The Afghan parliament is making efforts to shift to electronic voting from paper voting and work on the new plan is 90 percent complete, the Wolesi Jirga Secretariat said on Monday.
The plan also includes an electronic system tracking MPs’ attendance, the secretariat said.
The Wolesi Jirga recently voted for at least 16 nominee ministers and directorates. In their voting sessions, almost all 248 lawmakers were present, but Monday's session was held with 10 MPs.
“The voting system in the Wolesi Jirga will shift to electronic in the next few days as the technical department of the Wolesi Jirga has completed the project by 90 percent,” said Hujjatullah Kheradmand, the deputy head of the parliament secretariat.
Last Wednesday, the voting process for five nominee ministers and Central Bank acting governor was disrupted due to a dispute on some votes that were marked twice.
When counting the votes for acting education minister Rangina Hamidi, the secretariat of the house, Assadullah Shahbaz, was accused of forging the votes by some MPs. He was accused of adding an “invalid vote” that was marked twice to the votes in favor of the nominee minister.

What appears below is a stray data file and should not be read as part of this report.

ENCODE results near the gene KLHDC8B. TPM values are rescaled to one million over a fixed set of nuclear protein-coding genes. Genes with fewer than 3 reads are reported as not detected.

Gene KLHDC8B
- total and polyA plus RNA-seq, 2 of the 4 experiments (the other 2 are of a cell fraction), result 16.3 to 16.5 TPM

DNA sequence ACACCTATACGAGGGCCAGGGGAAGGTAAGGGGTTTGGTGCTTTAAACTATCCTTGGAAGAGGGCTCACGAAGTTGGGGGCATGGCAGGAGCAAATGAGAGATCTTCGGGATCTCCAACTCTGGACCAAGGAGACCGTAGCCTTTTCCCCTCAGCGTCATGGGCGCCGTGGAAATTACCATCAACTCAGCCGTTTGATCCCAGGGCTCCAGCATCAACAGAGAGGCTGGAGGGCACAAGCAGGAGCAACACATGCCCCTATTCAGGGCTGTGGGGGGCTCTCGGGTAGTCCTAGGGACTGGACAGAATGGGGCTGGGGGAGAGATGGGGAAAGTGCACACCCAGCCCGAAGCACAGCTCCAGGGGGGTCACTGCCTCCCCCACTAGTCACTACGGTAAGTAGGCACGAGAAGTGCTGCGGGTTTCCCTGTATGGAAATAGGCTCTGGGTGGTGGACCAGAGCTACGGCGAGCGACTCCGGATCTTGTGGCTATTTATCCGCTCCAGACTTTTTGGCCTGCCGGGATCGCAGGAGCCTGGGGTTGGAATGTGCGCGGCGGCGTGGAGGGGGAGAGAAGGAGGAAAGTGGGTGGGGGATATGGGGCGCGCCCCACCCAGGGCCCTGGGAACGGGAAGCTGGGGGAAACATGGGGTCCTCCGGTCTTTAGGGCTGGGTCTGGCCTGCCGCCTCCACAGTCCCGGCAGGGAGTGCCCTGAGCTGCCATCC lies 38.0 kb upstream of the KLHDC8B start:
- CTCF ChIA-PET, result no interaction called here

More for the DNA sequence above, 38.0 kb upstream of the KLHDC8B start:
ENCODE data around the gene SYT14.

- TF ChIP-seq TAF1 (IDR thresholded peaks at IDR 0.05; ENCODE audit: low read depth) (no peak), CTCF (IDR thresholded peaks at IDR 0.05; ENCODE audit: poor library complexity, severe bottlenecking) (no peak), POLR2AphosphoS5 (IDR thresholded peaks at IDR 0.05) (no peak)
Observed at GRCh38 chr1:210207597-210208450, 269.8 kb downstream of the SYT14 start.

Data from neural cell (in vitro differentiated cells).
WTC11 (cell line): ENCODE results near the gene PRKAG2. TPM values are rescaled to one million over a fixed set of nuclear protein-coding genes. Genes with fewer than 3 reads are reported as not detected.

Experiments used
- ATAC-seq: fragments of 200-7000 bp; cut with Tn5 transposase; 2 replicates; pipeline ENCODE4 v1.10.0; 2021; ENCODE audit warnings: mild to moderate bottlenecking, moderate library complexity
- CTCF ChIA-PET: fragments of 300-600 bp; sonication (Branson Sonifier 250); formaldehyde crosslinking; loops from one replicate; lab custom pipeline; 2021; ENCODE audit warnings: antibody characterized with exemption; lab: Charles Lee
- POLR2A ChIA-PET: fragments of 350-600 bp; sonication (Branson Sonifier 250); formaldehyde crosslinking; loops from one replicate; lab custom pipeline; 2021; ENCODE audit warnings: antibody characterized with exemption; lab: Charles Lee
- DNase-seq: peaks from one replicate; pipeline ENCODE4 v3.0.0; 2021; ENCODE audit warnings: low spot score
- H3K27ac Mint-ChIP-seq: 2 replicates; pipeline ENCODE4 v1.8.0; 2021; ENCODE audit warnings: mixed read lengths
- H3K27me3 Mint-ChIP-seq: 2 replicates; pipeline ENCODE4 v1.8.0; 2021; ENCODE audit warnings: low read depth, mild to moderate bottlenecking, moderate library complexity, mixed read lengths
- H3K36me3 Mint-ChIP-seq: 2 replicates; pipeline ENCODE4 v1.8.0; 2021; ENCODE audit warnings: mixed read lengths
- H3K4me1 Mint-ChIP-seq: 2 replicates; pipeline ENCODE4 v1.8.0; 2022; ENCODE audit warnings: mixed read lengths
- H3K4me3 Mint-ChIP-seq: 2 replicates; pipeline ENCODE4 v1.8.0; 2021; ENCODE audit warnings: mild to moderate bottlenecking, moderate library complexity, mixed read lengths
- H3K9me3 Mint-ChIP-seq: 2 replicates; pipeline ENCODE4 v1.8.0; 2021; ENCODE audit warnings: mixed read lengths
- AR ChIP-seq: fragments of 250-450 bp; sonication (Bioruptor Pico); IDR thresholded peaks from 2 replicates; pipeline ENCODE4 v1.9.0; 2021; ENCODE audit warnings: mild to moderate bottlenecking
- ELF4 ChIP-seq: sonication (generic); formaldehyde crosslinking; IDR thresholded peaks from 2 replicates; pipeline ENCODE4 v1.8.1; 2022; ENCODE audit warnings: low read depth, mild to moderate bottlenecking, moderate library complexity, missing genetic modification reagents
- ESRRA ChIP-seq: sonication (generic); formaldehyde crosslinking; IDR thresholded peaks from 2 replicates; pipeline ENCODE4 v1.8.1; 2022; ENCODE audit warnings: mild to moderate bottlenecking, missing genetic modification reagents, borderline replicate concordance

“Mr. Secretary made a mistake, and I was there that day and I saw that he added the vote mistakenly,” said Sayed Ali Kazimi, deputy of the ministry for parliamentary affairs.
Assadullah Shahbaz did not comment on the matter.
“When voting ends, there are roughly 100 to 120 lawmakers in the house. This is an oppression against the people,” said Shahpoor Hassanzoi, head of the audit committee of the Wolesi Jirga.
A question that raised is why has the voting system remained paper-based so far and why hasn’t there been any effort to shift it to electronic?
An MP from Herat, Habib-Ur-Rahman Pedram, said that he is sure that the electronic voting system will “prevent corruption by (some) MPs.”
Sources said that aid agencies started their efforts to make the voting system electronic since 2017, but a large number of lawmakers were against this move.